Of all the ingredients used in Italian cooking, none produces headier flavor than anchovies. … Chopped anchovy dissolving into the cooking juices of a roast divests itself of its explicit identity while it contributes to the meat’s depth of taste.” –Marcella Hazan, Essentials of Classic Italian Cooking
If you’ve only experienced anchovies as those slimy things that ruined your perfectly good pepperoni pizza, hear us out: You haven’t experienced the best side of the little fish yet. We admit that the most delicious way to enjoy anchovies is when they’re smashed and complementing another food.
After all, there has to be a reason the fish is so prominent in Spanish, Italian, French and Greek cuisine. Besides taste, it’s certainly flexible – anchovies and white wine can sauce a fillet of halibut. Or melt into a sauce of butter and capers for veal scaloppine. Or garnish beef patties.
Picking the right anchovies is key, too, as they widely vary in quality, from the big fillets to the tiny whole fish you get in tin cans. We suggest you try…both. See what you like – they both store for a while in the fridge. Those $2 tin cans are as delicious as they are cheap, especially broken down or mingled in fat like butter or olive oil and combined with meat or veggies.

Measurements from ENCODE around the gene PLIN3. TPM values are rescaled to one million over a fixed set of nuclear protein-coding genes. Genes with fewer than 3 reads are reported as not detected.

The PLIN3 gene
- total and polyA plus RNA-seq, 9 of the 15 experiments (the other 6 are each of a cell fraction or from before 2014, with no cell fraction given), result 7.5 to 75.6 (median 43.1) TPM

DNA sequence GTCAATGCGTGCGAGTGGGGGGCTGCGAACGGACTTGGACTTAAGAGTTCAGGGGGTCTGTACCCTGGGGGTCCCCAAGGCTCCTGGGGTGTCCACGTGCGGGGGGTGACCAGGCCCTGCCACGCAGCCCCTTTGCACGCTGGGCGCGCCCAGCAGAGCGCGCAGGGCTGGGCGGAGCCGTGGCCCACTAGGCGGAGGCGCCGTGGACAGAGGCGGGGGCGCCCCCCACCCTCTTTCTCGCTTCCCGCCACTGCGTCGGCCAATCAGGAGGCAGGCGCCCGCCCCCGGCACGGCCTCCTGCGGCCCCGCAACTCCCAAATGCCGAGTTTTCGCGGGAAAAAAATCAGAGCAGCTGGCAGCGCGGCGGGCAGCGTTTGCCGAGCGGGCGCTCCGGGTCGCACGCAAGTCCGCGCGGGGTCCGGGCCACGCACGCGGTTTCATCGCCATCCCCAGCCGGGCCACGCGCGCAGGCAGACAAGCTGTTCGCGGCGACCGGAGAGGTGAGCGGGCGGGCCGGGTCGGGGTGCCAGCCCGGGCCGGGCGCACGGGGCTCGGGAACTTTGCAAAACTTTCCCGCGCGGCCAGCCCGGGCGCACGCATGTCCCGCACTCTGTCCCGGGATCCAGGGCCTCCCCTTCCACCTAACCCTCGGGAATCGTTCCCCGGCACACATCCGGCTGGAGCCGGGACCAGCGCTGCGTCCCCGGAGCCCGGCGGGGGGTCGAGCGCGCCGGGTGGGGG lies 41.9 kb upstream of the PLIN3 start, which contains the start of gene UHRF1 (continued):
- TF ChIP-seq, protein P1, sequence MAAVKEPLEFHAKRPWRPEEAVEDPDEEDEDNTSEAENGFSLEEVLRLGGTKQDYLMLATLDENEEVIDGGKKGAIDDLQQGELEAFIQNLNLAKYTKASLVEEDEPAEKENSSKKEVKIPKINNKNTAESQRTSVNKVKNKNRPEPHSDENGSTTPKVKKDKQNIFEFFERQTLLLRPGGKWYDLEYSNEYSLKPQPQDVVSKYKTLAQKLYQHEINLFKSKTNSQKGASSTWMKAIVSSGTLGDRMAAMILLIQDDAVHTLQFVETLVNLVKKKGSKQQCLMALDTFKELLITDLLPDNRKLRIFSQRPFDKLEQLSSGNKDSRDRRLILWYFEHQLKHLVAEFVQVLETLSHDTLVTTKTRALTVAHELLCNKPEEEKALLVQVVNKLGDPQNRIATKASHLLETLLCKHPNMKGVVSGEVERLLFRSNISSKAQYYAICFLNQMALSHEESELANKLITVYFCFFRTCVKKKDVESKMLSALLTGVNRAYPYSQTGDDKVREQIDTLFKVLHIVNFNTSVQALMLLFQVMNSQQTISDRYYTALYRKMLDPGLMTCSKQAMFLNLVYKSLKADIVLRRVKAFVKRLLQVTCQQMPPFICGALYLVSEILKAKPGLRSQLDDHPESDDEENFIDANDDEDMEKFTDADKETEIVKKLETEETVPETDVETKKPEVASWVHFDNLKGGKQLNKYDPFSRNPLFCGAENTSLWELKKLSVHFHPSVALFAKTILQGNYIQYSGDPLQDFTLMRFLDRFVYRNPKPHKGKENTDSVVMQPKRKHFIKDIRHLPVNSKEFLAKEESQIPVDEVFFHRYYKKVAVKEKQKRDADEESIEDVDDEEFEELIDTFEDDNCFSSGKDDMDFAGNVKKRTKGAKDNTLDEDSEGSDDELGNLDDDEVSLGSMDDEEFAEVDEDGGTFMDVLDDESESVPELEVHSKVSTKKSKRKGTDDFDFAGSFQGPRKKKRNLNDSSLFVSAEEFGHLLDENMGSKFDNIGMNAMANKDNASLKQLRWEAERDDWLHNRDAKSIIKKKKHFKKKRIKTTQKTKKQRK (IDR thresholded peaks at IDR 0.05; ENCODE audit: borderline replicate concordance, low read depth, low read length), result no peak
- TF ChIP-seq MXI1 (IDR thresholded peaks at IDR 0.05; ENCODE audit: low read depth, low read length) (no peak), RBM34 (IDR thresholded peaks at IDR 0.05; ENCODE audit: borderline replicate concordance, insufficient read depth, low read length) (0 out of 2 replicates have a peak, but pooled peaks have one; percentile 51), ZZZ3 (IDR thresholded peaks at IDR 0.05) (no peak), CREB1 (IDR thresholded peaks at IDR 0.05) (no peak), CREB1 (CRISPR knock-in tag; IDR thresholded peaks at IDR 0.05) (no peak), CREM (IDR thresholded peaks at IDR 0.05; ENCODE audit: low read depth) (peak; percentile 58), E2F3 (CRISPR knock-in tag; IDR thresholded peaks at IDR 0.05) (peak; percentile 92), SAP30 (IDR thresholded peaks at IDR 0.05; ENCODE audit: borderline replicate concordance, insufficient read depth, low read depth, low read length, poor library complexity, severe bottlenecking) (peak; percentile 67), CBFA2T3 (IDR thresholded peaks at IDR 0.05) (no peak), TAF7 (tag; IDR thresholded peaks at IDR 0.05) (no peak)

That’s the flavour you recognize from a Caesar salad: that instant saltiness that’s a nod to the ocean. It’s all about balancing that highly salty taste, and there’s no replacing anchovies from that point forward.
What we found to work best? Using anchovies to flavour chicken. We don’t want to get ahead of ourselves, but it may be the greatest coming together of ingredients since bacon and seafood.
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